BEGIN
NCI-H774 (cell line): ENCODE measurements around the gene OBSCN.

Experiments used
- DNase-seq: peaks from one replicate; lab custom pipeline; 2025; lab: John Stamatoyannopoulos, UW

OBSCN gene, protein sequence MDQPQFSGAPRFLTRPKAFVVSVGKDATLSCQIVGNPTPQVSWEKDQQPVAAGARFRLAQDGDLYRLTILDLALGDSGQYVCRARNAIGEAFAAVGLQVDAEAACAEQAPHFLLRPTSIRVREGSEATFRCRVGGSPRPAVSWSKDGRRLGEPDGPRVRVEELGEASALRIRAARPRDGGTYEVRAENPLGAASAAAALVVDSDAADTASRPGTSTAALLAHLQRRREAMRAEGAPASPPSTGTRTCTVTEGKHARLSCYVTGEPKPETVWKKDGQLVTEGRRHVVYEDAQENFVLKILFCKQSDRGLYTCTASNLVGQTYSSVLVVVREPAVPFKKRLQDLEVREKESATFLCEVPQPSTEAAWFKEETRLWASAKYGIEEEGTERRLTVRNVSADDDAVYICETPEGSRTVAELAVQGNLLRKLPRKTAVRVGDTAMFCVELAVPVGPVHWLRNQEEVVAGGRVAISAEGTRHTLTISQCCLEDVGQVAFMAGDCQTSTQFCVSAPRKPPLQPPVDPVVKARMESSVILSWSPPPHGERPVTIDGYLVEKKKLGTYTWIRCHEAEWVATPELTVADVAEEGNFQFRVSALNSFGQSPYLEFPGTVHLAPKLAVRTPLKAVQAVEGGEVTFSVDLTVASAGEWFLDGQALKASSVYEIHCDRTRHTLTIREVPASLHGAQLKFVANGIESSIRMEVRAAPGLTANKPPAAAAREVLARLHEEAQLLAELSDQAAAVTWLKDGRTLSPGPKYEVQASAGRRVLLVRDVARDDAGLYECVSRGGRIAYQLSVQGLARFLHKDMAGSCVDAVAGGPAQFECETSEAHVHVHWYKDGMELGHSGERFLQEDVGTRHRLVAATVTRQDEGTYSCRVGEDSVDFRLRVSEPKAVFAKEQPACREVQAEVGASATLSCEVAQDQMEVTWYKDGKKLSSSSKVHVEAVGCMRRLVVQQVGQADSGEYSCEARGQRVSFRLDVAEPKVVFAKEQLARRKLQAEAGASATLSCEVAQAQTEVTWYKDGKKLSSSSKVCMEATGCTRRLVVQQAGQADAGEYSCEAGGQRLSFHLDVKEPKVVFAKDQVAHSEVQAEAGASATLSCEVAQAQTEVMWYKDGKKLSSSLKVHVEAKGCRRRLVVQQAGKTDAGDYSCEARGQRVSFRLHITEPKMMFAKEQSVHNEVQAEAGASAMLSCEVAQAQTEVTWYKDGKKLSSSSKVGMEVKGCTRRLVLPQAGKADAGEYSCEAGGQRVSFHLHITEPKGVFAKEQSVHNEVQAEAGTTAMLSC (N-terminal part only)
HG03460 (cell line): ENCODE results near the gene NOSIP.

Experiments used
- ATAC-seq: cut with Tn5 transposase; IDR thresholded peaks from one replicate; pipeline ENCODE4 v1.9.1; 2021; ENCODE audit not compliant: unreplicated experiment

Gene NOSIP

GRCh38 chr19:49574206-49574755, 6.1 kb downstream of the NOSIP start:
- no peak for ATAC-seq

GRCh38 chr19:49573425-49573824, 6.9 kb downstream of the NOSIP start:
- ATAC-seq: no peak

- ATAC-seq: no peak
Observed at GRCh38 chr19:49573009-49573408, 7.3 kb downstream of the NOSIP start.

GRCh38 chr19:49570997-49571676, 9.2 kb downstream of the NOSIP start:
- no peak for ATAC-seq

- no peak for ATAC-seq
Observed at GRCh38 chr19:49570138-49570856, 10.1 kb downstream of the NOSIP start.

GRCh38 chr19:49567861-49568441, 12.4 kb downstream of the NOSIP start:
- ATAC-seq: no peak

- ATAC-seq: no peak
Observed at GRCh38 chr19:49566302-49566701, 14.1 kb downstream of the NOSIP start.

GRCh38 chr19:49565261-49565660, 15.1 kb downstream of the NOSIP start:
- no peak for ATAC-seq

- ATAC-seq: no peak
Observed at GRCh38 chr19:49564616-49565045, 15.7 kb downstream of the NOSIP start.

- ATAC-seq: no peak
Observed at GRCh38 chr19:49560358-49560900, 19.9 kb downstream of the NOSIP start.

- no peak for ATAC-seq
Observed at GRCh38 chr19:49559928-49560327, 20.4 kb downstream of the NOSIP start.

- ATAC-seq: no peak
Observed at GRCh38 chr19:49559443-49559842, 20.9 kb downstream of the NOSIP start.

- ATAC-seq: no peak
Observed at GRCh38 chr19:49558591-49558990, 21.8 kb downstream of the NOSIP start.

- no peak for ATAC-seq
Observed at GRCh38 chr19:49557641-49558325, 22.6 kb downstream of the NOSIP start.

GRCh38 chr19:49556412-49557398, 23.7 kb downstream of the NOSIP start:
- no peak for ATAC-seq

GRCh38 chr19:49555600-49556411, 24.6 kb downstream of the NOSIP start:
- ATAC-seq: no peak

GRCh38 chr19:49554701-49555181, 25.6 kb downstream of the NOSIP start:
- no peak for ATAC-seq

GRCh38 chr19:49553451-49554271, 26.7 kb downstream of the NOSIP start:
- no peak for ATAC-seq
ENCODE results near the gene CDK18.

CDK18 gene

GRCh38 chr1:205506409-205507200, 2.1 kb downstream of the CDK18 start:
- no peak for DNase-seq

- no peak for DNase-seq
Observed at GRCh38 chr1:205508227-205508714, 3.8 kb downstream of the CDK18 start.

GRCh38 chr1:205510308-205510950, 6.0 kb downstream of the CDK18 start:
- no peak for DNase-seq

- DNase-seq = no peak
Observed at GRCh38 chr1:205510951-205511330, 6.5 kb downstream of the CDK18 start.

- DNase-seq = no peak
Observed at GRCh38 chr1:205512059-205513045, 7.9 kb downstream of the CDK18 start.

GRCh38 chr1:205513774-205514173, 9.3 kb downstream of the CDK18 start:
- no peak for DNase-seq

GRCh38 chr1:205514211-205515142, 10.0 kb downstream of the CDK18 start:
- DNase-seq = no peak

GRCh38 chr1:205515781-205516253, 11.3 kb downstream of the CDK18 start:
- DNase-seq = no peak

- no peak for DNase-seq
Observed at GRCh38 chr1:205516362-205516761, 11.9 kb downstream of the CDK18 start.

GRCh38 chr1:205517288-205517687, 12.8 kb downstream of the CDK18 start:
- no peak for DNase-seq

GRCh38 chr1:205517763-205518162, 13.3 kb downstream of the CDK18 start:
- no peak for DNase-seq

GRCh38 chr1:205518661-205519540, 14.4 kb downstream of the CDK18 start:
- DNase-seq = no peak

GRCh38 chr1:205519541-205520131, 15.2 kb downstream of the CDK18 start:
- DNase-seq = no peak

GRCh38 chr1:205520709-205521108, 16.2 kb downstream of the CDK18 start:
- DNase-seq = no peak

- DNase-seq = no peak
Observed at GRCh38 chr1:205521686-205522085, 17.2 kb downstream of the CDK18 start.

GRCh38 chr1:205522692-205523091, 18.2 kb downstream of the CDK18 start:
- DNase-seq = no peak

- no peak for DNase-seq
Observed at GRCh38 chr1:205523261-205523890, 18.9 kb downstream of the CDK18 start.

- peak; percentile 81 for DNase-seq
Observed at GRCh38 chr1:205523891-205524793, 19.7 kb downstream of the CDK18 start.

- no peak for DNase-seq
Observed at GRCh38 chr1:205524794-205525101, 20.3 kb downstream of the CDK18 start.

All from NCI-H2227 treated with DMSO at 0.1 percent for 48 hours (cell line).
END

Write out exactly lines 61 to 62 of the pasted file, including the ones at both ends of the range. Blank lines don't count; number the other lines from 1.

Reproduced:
GRCh38 chr1:205515781-205516253, 11.3 kb downstream of the CDK18 start:
- DNase-seq = no peak